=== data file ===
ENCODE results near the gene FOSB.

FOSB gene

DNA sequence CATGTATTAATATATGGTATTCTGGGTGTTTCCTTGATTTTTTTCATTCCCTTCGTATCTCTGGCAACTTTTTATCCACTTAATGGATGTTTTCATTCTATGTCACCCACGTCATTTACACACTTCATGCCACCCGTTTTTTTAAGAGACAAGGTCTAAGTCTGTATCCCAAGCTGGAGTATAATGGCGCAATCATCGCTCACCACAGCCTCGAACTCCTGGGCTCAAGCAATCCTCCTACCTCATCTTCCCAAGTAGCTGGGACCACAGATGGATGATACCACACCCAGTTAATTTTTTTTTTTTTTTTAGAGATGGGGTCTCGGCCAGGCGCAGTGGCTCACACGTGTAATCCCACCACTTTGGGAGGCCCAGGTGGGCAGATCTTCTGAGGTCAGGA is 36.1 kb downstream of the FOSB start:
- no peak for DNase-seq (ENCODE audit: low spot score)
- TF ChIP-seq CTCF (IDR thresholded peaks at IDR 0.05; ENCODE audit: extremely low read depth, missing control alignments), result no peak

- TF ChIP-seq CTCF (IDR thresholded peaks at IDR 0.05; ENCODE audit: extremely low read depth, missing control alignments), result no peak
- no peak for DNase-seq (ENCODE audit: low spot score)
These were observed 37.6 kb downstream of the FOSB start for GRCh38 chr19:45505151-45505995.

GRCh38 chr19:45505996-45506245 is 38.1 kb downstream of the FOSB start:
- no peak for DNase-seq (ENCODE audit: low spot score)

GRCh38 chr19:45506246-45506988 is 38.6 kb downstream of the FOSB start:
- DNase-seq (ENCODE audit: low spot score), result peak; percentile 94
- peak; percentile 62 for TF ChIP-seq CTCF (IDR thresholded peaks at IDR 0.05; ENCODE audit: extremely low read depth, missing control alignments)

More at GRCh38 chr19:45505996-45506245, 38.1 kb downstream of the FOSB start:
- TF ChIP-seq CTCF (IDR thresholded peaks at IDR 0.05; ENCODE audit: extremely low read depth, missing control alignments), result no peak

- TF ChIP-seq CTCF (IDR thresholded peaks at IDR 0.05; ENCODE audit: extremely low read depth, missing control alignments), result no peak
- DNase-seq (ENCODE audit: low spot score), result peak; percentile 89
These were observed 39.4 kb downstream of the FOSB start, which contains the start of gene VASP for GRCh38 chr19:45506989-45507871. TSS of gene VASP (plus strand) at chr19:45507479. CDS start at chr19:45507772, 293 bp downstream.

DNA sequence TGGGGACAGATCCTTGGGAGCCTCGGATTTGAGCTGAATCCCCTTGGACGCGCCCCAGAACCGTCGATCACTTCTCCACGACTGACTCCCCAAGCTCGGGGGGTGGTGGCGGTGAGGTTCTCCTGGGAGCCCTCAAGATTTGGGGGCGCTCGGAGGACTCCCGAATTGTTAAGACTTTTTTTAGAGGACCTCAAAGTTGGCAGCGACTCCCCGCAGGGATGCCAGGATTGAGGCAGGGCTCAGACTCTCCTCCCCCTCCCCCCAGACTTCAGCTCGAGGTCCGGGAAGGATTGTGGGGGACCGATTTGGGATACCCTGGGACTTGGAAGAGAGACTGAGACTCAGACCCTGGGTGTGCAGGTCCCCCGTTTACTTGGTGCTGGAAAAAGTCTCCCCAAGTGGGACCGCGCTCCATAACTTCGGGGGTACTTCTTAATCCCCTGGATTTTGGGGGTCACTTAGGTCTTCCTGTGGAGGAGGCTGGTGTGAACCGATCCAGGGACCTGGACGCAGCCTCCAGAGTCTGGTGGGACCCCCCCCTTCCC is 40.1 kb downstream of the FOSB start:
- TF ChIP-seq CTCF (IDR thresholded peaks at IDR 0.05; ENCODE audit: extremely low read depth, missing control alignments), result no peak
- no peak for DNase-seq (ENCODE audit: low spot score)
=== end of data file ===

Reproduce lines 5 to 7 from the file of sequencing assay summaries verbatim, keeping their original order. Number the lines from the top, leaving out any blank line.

- TF ChIP-seq CTCF (IDR thresholded peaks at IDR 0.05; ENCODE audit: extremely low read depth, missing control alignments), result no peak

- TF ChIP-seq CTCF (IDR thresholded peaks at IDR 0.05; ENCODE audit: extremely low read depth, missing control alignments), result no peak
- no peak for DNase-seq (ENCODE audit: low spot score)